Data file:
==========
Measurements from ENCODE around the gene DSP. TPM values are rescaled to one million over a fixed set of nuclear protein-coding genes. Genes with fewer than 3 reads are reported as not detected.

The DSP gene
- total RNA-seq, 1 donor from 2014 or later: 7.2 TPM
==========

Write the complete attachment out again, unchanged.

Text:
Measurements from ENCODE around the gene DSP. TPM values are rescaled to one million over a fixed set of nuclear protein-coding genes. Genes with fewer than 3 reads are reported as not detected.

The DSP gene
- total RNA-seq, 1 donor from 2014 or later: 7.2 TPM